Canadian businesses are more optimistic about hiring and investing than they have been in a couple of years, but are still struggling to gain traction in the aftermath of the resource slump, according to a closely watched Bank of Canada survey.
There are "some signs of improving business prospects," amid early signs that the resource slump is ending, the central bank said in its quarterly business outlook survey, released Friday.
"Firms believe that resource-related activity may be bottoming out following two years of hardships," according to the report, based on interviews with executives at 100 companies that broadly represent the makeup of Canada's business sector. "Both investment and employment intentions improved, with cuts tapering off in resource sectors."
The bank said many resource companies – particularly in oil, gas and mining – "sense" the long slump has hit bottom. The price of crude oil is now hovering around $50 (U.S.) a barrel, after sinking below $30 earlier this year.
Canada's economy added more than 67,000 jobs in September, with six out of 10 provinces showing gains, Statistics Canada reported Friday.
Nonetheless, the survey found that while more companies are having trouble finding workers, few are facing significant capacity or pricing pressures. And sales expectations remain subdued and heavily dependent on exports. The survey was conducted between Aug. 18 and Sept. 13.
"Even with the improvement, business optimism about the future remains below historic trends, likely reflecting the challenge of operating in a slow-growth environment," Toronto-Dominion Bank economist Brian DePratto said in a research note.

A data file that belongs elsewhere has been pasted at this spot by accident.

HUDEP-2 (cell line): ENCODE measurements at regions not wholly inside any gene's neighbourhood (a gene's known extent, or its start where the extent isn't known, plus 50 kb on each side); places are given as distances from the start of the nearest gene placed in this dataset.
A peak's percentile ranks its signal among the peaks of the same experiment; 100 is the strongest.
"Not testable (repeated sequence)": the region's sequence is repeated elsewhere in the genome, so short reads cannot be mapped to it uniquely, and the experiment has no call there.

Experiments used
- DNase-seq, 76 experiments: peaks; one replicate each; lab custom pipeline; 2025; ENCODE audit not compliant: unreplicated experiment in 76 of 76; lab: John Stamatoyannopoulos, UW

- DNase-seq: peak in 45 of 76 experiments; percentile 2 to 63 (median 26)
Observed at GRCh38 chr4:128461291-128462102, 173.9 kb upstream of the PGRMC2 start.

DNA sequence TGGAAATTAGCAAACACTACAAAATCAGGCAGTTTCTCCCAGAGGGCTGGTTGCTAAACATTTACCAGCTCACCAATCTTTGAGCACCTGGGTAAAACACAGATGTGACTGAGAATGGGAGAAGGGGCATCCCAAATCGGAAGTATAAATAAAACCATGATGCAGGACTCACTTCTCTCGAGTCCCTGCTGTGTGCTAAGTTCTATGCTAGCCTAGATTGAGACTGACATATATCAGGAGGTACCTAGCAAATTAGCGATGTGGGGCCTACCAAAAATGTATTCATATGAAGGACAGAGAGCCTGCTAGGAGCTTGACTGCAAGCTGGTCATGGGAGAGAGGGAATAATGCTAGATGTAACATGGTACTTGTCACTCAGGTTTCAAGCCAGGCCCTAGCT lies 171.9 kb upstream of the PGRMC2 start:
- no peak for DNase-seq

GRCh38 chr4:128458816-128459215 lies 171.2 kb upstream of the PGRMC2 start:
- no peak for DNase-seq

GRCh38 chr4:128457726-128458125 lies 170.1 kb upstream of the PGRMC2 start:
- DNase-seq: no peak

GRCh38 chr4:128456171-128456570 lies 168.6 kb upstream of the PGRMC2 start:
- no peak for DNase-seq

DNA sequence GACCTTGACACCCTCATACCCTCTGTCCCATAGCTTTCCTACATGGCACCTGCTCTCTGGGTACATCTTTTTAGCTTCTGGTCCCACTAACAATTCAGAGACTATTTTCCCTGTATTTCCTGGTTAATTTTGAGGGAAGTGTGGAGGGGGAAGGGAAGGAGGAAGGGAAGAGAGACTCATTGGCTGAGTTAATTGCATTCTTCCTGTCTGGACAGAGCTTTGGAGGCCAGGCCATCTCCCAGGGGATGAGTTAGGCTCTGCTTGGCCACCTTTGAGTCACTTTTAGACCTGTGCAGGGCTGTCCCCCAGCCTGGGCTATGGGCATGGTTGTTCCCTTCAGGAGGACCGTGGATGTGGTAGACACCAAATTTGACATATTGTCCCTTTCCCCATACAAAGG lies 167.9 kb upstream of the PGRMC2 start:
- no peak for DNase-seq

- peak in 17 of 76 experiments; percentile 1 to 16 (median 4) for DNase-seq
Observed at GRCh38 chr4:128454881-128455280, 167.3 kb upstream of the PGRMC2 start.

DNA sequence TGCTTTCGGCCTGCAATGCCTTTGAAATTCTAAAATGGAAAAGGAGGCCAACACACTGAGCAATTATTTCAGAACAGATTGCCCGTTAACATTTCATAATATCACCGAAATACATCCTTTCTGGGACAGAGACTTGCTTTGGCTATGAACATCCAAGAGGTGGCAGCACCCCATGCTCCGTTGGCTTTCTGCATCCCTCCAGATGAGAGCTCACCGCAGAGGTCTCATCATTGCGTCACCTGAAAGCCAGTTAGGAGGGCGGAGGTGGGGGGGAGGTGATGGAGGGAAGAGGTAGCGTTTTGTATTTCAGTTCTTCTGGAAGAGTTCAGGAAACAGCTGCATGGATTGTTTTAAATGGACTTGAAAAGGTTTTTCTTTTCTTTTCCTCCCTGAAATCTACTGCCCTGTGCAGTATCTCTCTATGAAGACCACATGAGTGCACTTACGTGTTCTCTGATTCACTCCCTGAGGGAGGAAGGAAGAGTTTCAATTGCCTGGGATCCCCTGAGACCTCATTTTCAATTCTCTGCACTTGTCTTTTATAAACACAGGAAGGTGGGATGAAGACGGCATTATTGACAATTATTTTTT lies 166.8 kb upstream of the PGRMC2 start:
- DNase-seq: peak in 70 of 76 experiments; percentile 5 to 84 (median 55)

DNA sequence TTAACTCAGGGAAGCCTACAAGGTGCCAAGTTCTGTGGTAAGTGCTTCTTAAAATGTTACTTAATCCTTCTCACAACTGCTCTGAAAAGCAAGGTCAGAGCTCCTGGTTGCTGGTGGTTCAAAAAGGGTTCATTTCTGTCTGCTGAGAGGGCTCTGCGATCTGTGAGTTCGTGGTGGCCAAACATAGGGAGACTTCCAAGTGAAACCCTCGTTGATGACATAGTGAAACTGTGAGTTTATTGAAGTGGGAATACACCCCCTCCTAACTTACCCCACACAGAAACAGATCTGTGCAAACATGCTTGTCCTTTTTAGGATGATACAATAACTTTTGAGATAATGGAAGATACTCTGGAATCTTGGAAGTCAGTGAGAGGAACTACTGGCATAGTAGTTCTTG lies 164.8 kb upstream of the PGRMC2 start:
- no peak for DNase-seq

The business outlook survey is the last major piece of economic data that officials at the central bank look at before its next forecast and rate-setting announcement on Oct. 19. Few economists expect a change in the bank's key lending rate, which has been fixed at 0.5 per cent since July, 2015.
The survey suggests there is "little urgency for the Bank of Canada to ease further in the near term," said Bank of Montreal economist Benjamin Reitzes.
"The Bank of Canada is on hold, and there's nothing here to change that," he said.
The survey said 42 per cent of companies plan to boost spending on machinery and equipment over the next year, versus 24 per cent who expect to spend less. That's a substantial improvement over the previous survey, conducted in May and June, and the highest level of optimism in two years.
Companies in the Prairie provinces and in the resource sector reported they are "starting to see an end to cuts in investment budgets."
Investment in Canada's oil and gas sector has plunged 60 per cent since 2014.
Meanwhile, 47 per cent of respondents said they plan to boost employment over the next year – the highest level since the fourth quarter of 2014.
"Unlike the stark divergences evident in recent surveys, positive employment intentions are now more widespread across all regions and most sectors," the bank said. "Nonetheless, positive hiring expectations in the Prairies merely reflect the fact that fewer businesses expect further cuts."
About a quarter of respondents reported labour shortages, up from the previous survey but still low by historical standards.
The share of companies experiencing capacity pressures – 38 per cent – was up a bit from the previous survey.
On the inflation front, the balance of opinion is for slightly lower input and output prices. And a record share of businesses (76 per cent) said they expect inflation to be in the bottom half of the central bank's 1- to 3-per-cent target range over the next year.
A separate quarterly survey of loan officers, also released Friday by the central bank, found that overall business lending conditions were "largely unchanged."